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Why are tool and AT vendors not participating in HTML5 development?

Jared Smith from WebAIM asks on Twitter "Want to help fix HTML5 accessibility? Convince AT vendors to be actively and adamantly involved in the process." Why are authoring tool and assistive technology vendors not actively participating in HTML5 development? Will simply asking tool/AT vendors convince them to get engaged in the process?

Not interested in politics

Small tool vendors and AT vendors are not interested in politics. They just want to create useful applications for their users. On the other hand, browser vendors seem to be far more interested in playing politics with Web technology. Charles McCathieNevile from Opera wrote: "The creation of WHATWG was an overtly political act."

Not interested in a free for all

In the current process of developing HTML, everyone is an expert on everything. People who admit that they know nothing about a given field of study argue against real experts in the field.

For example, I don't think there is a single accessibility expert who thinks that the content in the title attribute can be a substitute for alternate text, yet this will shortly be part of the spec. Another example: the entire accessibility community and the W3C Task Force are in support of the longdesc attribute, but longdesc was removed from the spec.

As a tool vendor, I have stated on this blog that a certain HTML feature cannot be implemented in a WYSIWYG editor. Yet Bruce Lawson, an evangelist at Opera, on a simple gut feeling, writes "I'm not an authoring tool developer, and never claimed to be. But I'm sure it can be done."

Tool and AT vendors simply don't need the aggravation that comes from arguing with people who know nothing about the business of making such tools. They don't have the time to waste and so won't get involved in the process.

Not interested in begging for features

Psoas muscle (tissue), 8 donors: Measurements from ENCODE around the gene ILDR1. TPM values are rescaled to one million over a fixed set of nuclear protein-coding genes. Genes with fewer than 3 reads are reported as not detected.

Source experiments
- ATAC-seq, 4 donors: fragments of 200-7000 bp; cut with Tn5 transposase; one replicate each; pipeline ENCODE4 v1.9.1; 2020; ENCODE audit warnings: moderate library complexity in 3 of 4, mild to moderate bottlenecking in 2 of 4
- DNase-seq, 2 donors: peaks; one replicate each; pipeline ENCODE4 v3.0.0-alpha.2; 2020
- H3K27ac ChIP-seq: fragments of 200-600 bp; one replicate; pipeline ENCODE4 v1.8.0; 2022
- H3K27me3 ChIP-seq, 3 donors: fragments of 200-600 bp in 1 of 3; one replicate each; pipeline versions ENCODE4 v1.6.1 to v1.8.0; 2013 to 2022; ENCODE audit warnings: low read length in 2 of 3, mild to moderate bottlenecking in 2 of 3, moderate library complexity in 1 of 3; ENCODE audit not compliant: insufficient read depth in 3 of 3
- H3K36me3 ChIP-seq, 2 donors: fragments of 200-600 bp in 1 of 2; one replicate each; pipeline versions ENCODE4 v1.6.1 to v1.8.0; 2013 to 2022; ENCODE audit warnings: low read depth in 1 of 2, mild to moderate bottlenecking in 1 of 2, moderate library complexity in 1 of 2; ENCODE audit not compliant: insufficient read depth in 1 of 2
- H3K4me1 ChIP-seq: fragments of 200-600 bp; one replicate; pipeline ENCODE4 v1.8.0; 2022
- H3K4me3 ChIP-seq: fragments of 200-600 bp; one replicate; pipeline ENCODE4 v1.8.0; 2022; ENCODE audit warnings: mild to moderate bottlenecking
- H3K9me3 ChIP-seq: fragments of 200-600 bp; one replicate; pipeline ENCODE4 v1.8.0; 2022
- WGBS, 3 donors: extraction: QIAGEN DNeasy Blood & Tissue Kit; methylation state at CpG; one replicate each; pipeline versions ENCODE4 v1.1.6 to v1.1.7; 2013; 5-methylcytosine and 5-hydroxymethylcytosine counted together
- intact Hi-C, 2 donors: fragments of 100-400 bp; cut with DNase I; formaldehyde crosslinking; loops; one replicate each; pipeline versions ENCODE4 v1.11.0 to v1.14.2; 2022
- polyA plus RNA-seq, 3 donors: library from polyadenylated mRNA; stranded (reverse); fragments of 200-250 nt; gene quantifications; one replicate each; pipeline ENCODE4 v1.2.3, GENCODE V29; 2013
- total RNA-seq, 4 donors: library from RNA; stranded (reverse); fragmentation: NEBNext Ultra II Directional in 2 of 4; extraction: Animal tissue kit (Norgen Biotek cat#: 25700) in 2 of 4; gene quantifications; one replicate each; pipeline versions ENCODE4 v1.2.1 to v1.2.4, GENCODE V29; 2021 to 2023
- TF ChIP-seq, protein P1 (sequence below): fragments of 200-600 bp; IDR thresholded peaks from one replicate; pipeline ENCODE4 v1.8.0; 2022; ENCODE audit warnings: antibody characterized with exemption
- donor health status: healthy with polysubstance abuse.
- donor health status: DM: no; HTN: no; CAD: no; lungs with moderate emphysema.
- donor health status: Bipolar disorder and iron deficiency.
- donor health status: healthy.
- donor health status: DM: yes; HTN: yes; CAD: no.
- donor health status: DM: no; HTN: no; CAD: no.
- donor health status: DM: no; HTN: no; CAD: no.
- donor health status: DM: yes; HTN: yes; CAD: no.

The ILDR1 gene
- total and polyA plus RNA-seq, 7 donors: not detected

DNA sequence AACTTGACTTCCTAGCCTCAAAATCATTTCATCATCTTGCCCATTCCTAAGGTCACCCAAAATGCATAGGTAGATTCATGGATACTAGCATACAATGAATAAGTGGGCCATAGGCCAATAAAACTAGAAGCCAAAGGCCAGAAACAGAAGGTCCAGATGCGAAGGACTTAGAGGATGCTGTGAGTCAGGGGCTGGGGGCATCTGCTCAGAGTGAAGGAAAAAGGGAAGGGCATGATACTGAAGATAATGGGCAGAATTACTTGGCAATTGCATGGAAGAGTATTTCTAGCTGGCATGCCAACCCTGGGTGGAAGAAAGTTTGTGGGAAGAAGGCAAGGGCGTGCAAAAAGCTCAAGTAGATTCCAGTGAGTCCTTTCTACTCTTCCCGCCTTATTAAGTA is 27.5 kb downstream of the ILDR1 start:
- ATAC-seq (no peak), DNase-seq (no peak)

Browser vendors dominate the process of developing HTML. They often make changes to the spec with no data to back up their decisions. Yet if those changes affect tool/AT vendors, and tool vendors need them to be modified, tool vendors have to literally beg for changes to the feature. When this happens, browser vendors demand empirical data to back up the changes requested by tool vendors, and push the issue through a lengthy review process.

From a tool/AT vendor's perspective, it is simply easier to deal with a broken feature than to work to change it through the current process. The trade-off is that since the broken feature affects their competitors too, so they won't lose market share because of it.

Not interested in being insulted

For some reason, the people involved in HTML5 development can't play nicely with those who have a different point of view. As engineers, we should be able to evaluate features on their merits and be able to discuss shortcomings. Yet HTML5 is treated as if it were a holy crusade that mustn't be questioned. If anyone has a different opinion, that person will be personally attacked. Tool/AT vendors don't need this and so won't get involved.

Conclusion

Simply asking tool/AT vendors to participate in HTML5 development won't get their participation. The process of developing HTML5 needs to become less political, real experts need to have the final say, personal insults must stop, and tool/AT vendors need to be equal partners in the process.

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Check out the a11y bugs project that aims to help browser / tool vendors fix accessibility bugs.